Hundreds of immigration offences have been recorded at Northern Irish ports over the past year, with annual suspect detentions rising by two-thirds.
The Belfast Telegraph reports that 775 suspects were detained at ports such as Belfast, Londonderry, Larne, and Warrenpoint in 2015/16 – a year-on-year increase of 66 per cent.
Police Service Northern Ireland Detective Chief Superintendent Hugh Hume commented that “none of the arrests or detentions are necessarily directly linked” to the Brexit vote in June 2016.
“It tends to be a number of people from outside the European Union who are detained, and people who have been deported from the United Kingdom and are attempting to regain entry.”
The UK and Ireland are, with the Isle of Man and the Channel Islands, part of a long-established Common Travel Area.
Fears that Ireland was being used as a “back door” to the UK by previously banned or deported Islamist radicals resulted in the two countries signing an agreement to share information on blacklisted suspects in 2015.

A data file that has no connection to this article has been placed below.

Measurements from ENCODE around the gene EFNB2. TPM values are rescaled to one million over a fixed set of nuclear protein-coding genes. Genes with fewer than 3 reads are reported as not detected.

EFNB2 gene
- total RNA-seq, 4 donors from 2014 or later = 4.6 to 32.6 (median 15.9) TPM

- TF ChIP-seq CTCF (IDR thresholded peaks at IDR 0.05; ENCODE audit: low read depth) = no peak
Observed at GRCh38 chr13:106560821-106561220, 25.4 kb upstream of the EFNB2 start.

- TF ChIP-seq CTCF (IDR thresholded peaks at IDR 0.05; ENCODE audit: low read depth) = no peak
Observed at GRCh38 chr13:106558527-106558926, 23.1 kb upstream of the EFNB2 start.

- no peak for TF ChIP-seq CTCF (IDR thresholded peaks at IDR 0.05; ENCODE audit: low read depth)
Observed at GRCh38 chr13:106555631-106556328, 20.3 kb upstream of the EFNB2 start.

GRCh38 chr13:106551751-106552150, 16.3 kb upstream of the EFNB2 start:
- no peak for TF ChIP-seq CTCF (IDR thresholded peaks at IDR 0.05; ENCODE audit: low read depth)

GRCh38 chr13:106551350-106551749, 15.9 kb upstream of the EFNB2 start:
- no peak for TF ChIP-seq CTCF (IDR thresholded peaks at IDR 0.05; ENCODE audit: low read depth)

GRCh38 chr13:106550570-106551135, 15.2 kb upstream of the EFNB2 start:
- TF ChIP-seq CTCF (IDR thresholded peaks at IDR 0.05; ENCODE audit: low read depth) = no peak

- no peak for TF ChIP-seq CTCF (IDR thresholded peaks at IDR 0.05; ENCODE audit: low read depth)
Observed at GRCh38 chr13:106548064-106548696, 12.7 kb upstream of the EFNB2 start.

In the year prior to the agreement, some 350 non-EU nationals, including individuals deemed to be security risks, subject to banning orders or held to be career criminals were refused permission to enter Ireland due to suspicions that they intended to continue to the UK illegally – an annual increase of 24 per cent.
The UK government has signalled its intention to maintain the Common Travel Area after Brexit. It hopes to establish UK border controls at Irish ports in a Calais-style arrangement to better police external migration.
Previous proposals to require individuals travelling between the United Kingdom and the Republic of Ireland by air or sea to carry a passport or identity card were defeated by the House of Lords in 2009. Unionists in Northern Ireland feared the proposal was part of a wider plot by the then Labour government to work towards “getting rid of them, out of the United Kingdom”.